We recently held our spring workshop in Sisters and it was another great training opportunity! What a wonderful job our members are doing hosting these events! Our organization has such a vast skill base to draw from and I love to see our member’s creativity and enthusiasm in action.
This year’s workshop started off with a session on the Office Administrators role in Chief/Board conflict presented by Sisters-Camp Sherman Chief, Tay Robertson. Chief covered many of the differences that can bring about conflict such as board member dynamics, family members on the department, dishonesty and fraud, generational differences, and different styles, all of which can cause staff conflict, distrust amongst staff, loss of public confidence, etc. He advised personnel to remain confidential, neutral and professional at all times and to treat everyone with respect. Often these situations bring on personal stress, so remember to get help if you need it (ex: journaling, Employee Assistance Programs).
Jeff Johnson, CEO of Western Fire Chiefs Association, presented on Reasons Chief’s get fired and how the Office Administrator can help or hurt the situation. He covered three areas; failure to manage money, failure to manage relationships, and forgetting who their boss is. As Office Administrators and assistants to our Chiefs we need to remain helpful, polite, positive, and respectful to everyone. We need to be confidential, be the voice of reason, and be completely trustworthy.
With all the social media issues emerging on every front, the session by Paul LeSage on Social Media Gone Wrong was timely and a real eye-opener. Some of the points to remember:
1. Rules are the weakest tool we have to keep people in line; values, expectations, and incentives are often more effective than the rules
2. Once you send it (one time) it’s out of your control!
3. “Viral” spread (defined as > 1M hits) has taken as little as 92 minutes
4. Everything digital can be manipulated
5. Have as comprehensive a policy as possible, set expectations and actions to be taken-review often, things change rapidly
6. Some employers are demanding user names and passwords to job seekers' Facebook accounts as part of a background check
7. Train members how “dangerous” social media can be
8. Protect your district’s information: check for and buy your stuff from EBay, embed graphics, use secure PDFs, trademark your logo, don’t give out patches
Of course there are so many positive benefits and uses of social media for fire districts; it’s just wise to be very careful.
Travel planning secrets were shared by Jeff Johnson Thursday afternoon. We learned definitions for carry-on, gate checks, direct airlines, hub airlines, regional jets, elite status, and premier upgrades. We understand the value of picking an airline (and hotel) and staying with them, looking at seat maps (never book a ticket without choosing your seat), advantages of club rooms and watching your flight status, never carrying all your information in same place (ex: some in wallet, some in bag), carrying spare paper copies, wearing jackets with zip pockets, printing out boarding passes a day ahead. It's best to go directly to airline websites to purchase tickets – not to use travel agents (not even online agents like Travelocity or Expedia for airline tickets - although they are great for booking hotels).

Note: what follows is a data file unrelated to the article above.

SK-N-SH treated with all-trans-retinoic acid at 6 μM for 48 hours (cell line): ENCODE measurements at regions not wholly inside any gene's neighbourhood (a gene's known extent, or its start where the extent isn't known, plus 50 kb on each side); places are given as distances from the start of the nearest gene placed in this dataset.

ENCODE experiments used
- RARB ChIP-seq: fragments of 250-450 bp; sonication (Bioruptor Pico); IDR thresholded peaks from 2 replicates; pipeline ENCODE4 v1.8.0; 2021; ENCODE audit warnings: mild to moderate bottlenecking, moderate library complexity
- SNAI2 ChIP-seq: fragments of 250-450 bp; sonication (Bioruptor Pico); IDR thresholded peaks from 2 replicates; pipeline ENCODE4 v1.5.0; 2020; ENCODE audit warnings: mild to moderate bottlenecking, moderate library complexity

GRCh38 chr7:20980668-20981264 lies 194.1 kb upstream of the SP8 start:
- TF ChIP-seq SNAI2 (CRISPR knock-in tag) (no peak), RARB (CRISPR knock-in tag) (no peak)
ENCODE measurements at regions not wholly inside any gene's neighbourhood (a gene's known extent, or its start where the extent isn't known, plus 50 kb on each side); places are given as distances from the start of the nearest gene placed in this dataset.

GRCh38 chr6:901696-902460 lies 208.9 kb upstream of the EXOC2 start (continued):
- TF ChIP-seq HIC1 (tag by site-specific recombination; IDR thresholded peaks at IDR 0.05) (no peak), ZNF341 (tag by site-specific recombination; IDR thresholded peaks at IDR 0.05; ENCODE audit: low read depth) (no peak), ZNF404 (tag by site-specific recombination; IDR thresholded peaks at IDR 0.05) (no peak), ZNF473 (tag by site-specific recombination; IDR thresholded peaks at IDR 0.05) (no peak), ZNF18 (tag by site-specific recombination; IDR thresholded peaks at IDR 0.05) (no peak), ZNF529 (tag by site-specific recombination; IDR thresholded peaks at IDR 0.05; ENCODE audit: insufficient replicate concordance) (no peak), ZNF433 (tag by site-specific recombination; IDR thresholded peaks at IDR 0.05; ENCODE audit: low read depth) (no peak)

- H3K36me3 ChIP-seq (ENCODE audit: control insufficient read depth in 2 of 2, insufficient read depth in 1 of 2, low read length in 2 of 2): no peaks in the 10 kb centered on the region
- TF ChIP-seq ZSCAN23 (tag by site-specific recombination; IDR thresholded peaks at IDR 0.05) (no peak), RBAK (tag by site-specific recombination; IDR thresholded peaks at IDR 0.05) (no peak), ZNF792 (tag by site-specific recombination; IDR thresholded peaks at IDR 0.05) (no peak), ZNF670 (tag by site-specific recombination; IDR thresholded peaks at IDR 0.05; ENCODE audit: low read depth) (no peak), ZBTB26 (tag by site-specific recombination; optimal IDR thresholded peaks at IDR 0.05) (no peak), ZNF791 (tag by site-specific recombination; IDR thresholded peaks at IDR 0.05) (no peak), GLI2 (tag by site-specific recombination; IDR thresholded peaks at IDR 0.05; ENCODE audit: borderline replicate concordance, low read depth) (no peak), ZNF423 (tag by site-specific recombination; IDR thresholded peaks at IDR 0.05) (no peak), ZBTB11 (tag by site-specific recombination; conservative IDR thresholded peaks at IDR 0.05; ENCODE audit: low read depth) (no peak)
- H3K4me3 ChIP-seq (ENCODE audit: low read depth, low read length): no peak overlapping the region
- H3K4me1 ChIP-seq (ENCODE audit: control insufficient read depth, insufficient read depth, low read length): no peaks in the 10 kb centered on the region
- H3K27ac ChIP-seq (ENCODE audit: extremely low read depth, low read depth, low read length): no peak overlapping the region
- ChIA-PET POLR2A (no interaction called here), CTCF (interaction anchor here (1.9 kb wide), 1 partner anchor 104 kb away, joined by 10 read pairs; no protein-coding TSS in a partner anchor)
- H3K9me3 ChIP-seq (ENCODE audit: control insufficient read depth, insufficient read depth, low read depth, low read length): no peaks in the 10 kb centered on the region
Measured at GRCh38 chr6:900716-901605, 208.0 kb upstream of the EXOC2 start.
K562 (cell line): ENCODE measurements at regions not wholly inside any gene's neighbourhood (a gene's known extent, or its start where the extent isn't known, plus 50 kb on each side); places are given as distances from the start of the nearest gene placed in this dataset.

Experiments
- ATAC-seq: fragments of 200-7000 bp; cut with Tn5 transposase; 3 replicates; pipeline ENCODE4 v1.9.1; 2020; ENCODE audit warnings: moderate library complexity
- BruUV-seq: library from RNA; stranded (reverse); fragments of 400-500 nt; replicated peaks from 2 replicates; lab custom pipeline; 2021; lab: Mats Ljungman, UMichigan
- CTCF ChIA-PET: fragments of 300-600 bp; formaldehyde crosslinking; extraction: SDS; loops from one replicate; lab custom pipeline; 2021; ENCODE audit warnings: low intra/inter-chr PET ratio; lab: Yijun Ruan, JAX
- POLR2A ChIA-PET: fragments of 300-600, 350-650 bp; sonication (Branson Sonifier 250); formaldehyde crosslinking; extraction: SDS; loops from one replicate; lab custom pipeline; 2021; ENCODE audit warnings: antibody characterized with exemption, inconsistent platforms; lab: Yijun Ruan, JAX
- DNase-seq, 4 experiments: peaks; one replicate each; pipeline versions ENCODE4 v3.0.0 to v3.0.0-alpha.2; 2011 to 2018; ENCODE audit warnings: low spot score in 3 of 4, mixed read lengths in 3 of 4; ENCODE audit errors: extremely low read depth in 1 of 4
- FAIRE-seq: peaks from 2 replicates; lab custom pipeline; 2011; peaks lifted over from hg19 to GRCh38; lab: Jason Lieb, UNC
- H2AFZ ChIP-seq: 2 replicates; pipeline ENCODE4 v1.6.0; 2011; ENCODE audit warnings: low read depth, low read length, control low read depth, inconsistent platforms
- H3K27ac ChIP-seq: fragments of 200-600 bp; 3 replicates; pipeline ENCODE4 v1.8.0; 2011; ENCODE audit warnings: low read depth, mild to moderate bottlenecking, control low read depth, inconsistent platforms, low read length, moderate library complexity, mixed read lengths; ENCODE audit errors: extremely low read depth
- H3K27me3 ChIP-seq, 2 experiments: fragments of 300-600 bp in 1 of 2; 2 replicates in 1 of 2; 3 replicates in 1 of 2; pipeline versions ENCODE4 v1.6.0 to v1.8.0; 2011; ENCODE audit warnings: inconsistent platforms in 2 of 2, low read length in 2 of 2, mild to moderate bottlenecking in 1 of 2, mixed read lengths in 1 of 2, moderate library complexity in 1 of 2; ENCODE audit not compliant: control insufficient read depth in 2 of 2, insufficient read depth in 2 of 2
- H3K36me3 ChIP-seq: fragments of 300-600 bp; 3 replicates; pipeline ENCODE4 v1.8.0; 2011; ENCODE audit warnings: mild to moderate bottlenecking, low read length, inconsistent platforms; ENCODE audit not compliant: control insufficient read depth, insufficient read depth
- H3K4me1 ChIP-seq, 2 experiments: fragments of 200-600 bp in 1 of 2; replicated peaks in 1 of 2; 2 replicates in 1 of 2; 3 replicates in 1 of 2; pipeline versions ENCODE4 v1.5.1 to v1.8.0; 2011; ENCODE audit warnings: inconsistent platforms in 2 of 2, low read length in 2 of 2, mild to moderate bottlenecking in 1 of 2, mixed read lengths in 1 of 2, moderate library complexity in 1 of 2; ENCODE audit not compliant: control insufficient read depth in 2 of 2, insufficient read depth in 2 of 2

Friday’s session on Audits and Budget Law presented by Richard Donaca, CPA, was timely and informative. Mr. Donaca explained many of the Federal laws for auditors, defined what an audit is and what it consists of, and new reporting issues (GASB 54). He reviewed the budget process, minimum requirements, and changes in forms and reporting.
The workshop culminated with a rescue demonstration by Sisters-Camp Sherman Fire personnel. The demonstration consisted of a scenario of a car accident with entrapment using Sisters-Camp Sherman Fire District student Luke Boskovich as a patient. Crews responded to the scene and removed the patient from the driver’s seat where he is pinned by the steering wheel and dash. They used the ambulance crew to stabilize, package and treat the patient. The evolution consisted of stabilizing the vehicle and then removing the driver’s door and front fender to move the dash up off the patient and get him out. The crew then placed the patient on a backboard, did a patient assessment, started an IV and moved him to the ambulance for transport. Fire personnel did a great job explaining their procedures and giving us a better understanding of the life-saving work they do in the field.
Over the years I’ve found every workshop and conference to be valuable in helping the Office Administrator grow personally and professionally. You really can’t afford to miss these training events in order to stay current in your skills and knowledge. Thank you to this year’s committee: Chair Julie Spor, Sisters-Camp Sherman FD; Paula Landrus, Crook County FD; Jamie Vohs, Black Butte FD; Amy Anderson-Rice, Roseburg FD; and Kim Probst & Stacy Brainard, Klamath County FD – Well Done!!
~ Rhonda Grant